The Wall Street Journal reports that the Large Hadron Collider under the French-Swiss border is about to restart after years of maintenance and upgrades. The improvements should help the giant rign of magnets look for new subatomic particles and collect more data on those already discovered, such as the Higgs boson. The article says that the first tests
will involve low energies at first, ramping up by mid-June to stable beams of protons producing a maximum energy of 6.8 trillion electronvolts. That sum sounds vast, and is for research purposes, but is roughly equivalent to the energy produced by seven flying mosquitoes....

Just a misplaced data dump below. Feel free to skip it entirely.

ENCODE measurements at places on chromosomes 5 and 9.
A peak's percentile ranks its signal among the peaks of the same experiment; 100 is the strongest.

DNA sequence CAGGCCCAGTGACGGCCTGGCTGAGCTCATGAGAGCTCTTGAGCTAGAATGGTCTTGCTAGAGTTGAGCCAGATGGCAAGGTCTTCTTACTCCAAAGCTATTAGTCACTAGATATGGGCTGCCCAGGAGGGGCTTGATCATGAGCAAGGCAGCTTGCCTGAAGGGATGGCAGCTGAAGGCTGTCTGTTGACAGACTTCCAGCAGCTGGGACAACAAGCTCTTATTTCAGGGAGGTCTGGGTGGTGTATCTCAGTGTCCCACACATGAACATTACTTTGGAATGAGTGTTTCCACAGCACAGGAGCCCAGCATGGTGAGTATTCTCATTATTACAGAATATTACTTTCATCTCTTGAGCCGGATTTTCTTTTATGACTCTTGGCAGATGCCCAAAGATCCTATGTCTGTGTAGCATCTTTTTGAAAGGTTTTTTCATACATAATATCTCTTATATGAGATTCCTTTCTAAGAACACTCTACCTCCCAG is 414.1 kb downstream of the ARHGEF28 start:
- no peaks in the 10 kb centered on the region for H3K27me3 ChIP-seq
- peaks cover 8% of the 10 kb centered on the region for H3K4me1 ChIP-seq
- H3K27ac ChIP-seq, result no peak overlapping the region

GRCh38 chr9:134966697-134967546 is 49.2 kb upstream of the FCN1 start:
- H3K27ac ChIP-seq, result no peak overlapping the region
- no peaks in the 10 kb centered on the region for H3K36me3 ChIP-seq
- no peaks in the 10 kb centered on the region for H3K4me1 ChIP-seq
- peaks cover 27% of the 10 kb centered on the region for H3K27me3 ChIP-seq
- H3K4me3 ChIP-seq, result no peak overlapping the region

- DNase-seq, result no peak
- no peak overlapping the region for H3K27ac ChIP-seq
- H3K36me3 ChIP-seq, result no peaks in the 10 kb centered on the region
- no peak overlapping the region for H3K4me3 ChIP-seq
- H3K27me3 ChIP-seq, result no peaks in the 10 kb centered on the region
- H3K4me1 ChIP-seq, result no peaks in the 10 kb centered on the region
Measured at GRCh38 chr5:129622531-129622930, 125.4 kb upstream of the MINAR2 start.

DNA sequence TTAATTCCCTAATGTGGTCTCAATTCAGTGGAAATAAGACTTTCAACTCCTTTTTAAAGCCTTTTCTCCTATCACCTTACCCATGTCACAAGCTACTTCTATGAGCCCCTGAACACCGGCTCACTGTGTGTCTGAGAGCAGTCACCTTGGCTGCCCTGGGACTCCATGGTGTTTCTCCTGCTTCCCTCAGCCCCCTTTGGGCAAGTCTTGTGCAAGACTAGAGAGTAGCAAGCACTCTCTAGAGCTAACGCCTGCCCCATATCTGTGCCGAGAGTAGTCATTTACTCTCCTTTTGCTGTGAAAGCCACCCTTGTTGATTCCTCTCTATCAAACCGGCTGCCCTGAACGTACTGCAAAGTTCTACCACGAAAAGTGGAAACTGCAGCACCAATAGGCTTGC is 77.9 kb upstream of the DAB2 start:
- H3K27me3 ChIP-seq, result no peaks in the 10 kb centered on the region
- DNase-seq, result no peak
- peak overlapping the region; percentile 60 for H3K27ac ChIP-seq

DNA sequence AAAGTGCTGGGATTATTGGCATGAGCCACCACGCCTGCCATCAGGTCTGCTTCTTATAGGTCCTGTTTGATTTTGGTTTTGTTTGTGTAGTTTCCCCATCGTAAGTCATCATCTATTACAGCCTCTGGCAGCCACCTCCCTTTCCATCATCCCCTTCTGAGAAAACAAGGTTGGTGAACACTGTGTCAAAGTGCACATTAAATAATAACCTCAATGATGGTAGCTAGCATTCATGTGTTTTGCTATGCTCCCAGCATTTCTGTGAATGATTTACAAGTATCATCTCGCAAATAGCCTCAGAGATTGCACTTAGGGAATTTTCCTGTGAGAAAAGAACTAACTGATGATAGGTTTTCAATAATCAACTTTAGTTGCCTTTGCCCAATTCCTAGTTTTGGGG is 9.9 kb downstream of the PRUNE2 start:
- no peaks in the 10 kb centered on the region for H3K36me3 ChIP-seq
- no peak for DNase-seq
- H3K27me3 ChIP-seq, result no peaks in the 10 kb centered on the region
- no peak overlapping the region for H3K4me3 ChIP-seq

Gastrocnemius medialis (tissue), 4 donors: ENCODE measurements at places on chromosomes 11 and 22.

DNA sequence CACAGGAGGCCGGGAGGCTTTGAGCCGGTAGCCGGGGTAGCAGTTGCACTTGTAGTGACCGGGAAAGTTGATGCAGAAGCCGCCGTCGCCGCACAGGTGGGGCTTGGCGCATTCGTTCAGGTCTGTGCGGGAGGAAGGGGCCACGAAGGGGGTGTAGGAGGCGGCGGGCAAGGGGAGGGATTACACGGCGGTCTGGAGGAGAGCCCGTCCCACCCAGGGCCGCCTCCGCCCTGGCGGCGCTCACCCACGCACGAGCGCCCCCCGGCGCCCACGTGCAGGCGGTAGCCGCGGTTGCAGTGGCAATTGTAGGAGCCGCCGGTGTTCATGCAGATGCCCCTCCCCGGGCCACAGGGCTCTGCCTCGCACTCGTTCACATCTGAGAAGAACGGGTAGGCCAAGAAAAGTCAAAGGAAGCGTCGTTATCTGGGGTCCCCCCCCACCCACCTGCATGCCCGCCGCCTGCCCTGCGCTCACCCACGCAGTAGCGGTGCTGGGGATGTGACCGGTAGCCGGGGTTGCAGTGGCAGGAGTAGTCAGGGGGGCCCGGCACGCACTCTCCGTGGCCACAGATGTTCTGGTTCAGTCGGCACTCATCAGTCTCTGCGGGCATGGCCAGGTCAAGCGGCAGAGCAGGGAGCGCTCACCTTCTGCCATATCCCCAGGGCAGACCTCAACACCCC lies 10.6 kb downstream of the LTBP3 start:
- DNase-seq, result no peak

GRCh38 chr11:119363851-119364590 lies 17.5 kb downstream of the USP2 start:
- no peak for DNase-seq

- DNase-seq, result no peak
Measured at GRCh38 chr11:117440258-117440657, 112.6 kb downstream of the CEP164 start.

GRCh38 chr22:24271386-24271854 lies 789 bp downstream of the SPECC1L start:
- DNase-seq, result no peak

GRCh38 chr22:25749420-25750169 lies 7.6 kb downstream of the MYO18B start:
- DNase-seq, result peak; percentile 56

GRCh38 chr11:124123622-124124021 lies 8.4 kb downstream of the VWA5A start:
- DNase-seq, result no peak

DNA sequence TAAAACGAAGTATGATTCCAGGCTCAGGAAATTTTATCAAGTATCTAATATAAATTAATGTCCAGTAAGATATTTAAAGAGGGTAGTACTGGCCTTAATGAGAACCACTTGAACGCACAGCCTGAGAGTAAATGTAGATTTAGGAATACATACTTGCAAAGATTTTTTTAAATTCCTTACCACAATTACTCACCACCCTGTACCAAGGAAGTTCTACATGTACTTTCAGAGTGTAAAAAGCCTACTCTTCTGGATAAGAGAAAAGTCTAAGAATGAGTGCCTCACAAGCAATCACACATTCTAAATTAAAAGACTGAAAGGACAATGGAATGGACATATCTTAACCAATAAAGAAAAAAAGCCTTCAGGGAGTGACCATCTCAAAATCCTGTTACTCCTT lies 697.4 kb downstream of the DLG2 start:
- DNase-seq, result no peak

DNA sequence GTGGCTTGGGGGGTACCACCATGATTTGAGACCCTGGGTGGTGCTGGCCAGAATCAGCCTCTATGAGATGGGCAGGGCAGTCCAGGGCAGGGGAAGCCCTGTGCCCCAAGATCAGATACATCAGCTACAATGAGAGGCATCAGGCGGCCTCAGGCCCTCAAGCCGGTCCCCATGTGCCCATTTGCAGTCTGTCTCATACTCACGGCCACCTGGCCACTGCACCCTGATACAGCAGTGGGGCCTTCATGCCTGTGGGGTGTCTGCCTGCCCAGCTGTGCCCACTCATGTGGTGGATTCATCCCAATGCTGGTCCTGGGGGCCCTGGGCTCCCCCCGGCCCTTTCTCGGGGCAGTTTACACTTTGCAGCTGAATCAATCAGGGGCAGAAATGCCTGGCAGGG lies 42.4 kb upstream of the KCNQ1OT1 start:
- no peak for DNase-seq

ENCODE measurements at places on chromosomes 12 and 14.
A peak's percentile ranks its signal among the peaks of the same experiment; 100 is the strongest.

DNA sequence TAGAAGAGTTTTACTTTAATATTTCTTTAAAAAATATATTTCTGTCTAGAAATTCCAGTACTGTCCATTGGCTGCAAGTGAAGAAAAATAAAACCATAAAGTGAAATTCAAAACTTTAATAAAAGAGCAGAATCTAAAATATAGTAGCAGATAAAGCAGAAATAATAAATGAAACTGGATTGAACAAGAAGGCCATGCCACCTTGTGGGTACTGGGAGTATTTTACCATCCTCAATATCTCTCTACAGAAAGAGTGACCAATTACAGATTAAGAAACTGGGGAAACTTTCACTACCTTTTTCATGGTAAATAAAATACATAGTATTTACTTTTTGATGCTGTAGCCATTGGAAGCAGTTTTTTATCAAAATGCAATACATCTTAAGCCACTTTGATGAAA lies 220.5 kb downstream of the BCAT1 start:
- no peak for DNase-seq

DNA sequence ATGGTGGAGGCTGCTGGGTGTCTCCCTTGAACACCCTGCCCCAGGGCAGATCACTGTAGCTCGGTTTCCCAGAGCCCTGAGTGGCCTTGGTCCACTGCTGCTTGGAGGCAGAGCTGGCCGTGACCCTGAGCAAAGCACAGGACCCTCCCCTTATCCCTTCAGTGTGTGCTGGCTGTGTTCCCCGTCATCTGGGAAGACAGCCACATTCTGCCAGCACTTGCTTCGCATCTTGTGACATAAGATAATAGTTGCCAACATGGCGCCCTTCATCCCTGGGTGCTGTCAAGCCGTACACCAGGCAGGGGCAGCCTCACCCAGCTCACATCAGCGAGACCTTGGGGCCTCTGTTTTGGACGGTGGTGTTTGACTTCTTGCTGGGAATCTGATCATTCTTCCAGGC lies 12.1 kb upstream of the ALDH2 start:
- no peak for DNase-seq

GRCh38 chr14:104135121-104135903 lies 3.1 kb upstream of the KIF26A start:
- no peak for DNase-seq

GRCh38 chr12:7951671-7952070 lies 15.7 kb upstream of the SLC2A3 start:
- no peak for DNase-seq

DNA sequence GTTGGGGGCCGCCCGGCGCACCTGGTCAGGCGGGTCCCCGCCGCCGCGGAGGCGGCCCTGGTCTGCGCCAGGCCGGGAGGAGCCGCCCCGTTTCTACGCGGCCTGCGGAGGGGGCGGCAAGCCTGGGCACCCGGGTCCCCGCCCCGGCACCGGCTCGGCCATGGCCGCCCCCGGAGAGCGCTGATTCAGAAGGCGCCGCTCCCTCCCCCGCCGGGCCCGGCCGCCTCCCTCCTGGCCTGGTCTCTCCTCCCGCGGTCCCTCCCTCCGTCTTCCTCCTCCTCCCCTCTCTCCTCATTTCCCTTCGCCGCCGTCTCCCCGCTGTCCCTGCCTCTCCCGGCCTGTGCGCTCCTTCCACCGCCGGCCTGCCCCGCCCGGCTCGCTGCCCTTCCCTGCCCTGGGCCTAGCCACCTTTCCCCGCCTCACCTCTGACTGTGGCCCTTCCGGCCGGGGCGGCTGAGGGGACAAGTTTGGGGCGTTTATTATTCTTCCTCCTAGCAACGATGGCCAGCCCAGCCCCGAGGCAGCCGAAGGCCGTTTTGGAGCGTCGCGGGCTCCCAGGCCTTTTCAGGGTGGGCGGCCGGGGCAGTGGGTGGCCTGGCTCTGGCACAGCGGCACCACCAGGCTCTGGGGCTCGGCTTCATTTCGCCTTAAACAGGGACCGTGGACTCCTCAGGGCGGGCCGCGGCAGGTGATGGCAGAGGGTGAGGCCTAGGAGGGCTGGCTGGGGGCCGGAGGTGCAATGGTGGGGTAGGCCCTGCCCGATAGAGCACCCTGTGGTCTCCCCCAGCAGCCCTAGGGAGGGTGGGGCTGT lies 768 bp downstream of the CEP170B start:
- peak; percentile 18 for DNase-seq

Research at the LHC is aimed at refining and advancing physicists’ understanding of all fundamental particles and forces. This understanding—what physicists refer to as the Standard Model—is incomplete, Dr. Lamont said, because it can’t fully explain key aspects of the cosmos, like gravity and the invisible, shadowy cousin of visible matter known as dark matter, which makes up one-quarter of the universe.
The discovery of a hypothetical particle called the axion “would be an important step not only for fundamental physics, but for cosmology because if axions exist, they’re very likely to supply the dark matter in the universe," said one of the scientists.